Location: Second Stage Theater at the Helen Hayes Theater
Written By: Lynn Nottage
Summary: A sort of sequel to her 2017 Pulitzer Prize-winning play Sweat which explores the post-prison future of one of the characters.
Highlights: This play was commissioned by our very own Guthrie Theater, and premiered there in the summer of 2019 as Floyd's (name change, presumably, to avoid confusion with the story of another Floyd in Minneapolis). This Broadway premiere feels very similar to that production; longtime collaborator of Lynn Nottage, Kate Whoriskey, directed both productions. For both Sweat (which will be produced at the Guthrie next summer) and Clyde's, Lynn and Kate interviewed people in Reading, PA, a town thrust into poverty at the closing of a steel mill in 2008. Sweat deals directly with that issue, and is as devastating as it is true to American life. Clyde's is a bit lighter, perhaps not exactly a comedy, but it focuses more on the healing and moving on of people coming out of prison (including one of the characters from Sweat). You can read my full review of the Guthrie production here; what follows is a snippet of that, plus a few updates.
Clyde's is set in a truck stop sandwich shop (with a realistic set that includes real food being chopped and prepared) that employs people recently released from prison, who might otherwise have a difficult time finding employment. It's run by the tough-talking Clyde, who doesn't treat her employees very kindly, has no time to appreciate a well crafted sandwich, and may be in debt to some bad people. Montrellous is the veteran employee of the group, and something of a sandwich master. Single mother Letitia and recovering drug addict Rafael are joined by new employee Jason, which shakes things up a bit. Each one of these employees has a life story that's only hinted at; we get just a brief glimpse at their lives and how they ended up in prison - anger issues, trying to protect loved ones, or addiction. But it's enough to make them feel like real people, with real problems, hopes, and dreams. Not a lot happens, other than getting to know these complex, fascinating people and their relationships.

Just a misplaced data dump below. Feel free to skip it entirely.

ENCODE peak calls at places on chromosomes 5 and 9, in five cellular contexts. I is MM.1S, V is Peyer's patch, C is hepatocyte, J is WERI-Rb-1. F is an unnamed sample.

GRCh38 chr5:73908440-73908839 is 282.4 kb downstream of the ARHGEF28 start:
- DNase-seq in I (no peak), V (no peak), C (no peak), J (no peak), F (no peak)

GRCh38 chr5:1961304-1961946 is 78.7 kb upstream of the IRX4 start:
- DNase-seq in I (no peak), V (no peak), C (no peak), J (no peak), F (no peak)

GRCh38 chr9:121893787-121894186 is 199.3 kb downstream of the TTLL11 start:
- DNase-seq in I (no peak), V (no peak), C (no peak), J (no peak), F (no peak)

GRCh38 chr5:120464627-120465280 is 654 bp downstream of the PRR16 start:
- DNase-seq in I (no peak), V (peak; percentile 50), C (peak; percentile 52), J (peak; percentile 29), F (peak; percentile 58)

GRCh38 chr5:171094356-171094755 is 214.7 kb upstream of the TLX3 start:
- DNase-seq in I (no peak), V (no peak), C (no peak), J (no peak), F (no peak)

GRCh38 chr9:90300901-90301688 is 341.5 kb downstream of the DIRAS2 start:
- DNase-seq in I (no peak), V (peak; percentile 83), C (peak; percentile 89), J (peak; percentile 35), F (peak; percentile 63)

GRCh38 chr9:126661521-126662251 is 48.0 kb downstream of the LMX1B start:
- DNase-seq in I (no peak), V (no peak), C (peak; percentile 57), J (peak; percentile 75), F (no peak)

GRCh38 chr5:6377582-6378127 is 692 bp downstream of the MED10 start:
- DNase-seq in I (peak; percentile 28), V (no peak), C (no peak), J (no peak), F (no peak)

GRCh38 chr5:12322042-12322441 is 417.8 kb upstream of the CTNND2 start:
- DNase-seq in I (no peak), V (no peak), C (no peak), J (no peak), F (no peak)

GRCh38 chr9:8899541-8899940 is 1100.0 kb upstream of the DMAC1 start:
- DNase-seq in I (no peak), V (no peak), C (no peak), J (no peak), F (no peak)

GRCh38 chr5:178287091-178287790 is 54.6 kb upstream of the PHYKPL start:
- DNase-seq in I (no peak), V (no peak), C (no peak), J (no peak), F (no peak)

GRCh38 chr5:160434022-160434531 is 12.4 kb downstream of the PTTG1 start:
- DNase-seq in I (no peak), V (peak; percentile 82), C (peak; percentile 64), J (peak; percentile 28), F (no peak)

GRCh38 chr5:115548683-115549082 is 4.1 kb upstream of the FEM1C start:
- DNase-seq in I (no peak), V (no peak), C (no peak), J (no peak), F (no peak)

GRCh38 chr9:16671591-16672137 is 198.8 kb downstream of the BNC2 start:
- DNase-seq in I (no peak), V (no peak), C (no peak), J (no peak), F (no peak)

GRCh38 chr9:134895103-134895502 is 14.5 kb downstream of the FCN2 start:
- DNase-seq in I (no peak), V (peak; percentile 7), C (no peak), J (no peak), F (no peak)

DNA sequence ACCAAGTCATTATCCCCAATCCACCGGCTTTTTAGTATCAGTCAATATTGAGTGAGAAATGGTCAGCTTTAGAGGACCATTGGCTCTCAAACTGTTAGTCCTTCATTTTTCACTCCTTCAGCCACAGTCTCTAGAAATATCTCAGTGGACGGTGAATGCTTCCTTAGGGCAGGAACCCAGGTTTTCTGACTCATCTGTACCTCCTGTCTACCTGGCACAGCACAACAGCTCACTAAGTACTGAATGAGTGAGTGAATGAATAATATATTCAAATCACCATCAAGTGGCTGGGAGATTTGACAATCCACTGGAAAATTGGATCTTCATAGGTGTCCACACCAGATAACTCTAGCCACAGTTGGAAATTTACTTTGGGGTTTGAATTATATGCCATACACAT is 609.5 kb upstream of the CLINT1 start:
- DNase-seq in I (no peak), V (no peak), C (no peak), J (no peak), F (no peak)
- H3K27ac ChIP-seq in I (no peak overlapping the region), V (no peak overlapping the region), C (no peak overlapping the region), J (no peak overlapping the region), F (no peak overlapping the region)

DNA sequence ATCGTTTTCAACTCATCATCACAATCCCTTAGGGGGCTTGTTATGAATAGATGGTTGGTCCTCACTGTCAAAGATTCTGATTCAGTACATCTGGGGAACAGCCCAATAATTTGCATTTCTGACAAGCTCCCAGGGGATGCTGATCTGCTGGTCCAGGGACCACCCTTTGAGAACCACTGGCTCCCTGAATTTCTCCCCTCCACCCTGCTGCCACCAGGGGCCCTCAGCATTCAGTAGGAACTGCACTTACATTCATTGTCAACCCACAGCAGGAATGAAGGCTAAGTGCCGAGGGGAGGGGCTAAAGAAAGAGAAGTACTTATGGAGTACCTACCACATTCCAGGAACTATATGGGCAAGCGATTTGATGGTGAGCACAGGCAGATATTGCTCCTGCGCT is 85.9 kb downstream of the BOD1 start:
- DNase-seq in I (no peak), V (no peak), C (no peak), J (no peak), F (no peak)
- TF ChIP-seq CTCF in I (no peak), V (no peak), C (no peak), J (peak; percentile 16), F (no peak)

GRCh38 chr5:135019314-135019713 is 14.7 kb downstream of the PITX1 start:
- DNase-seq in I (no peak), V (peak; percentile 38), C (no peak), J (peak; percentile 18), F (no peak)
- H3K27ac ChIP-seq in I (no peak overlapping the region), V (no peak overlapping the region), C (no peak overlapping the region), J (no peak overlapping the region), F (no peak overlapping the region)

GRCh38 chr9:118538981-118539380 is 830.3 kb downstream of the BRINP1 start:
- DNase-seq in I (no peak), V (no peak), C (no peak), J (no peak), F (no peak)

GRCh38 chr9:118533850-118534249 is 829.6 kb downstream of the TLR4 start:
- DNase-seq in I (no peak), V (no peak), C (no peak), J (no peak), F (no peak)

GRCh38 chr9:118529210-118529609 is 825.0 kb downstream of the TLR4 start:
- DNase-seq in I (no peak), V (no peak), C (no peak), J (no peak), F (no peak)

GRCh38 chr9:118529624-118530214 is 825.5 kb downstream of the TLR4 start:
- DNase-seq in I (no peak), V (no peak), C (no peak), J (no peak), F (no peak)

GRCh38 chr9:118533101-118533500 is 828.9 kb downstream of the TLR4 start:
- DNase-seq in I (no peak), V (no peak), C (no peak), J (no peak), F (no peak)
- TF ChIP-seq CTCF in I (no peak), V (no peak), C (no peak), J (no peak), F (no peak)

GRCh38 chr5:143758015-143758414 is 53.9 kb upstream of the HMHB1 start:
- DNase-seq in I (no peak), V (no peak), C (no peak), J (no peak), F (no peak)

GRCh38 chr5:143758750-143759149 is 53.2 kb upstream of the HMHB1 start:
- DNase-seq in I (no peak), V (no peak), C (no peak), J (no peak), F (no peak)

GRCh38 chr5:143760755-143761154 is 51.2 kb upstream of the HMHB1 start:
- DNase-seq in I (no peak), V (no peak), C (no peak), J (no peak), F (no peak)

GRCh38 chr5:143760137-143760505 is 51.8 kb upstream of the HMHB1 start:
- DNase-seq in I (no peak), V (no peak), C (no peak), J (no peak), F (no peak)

The uber talented Uzo Aduba (Orange is the New Black, In Treatment, et al) leads the cast as Clyde, and is so funny, fabulous, and deliciously mean. It's an Uzo we've never seen before, with an attitude as outrageous as her ever-changing trashy-chic wardrobe (designed by Jennifer Moeller). But this is truly an ensemble piece, and this is a great one. Ron Cephas Jones (recently seen on NBC's This is Us) is lovely as Montrellous, and Edmund Donovan, Reza Salazar (reprising his role from the Guthrie production), and Kara Young all bring specificity and humanity to their characters in this funny, surprising, moving, and very human play.
*Once again, I'm using an abbreviated Fringe-style summary for my NYC 2021 trip, since I am in the greatest city in the world with much more exciting things to do than write! Click here to see all of my Broadway-related blog posts.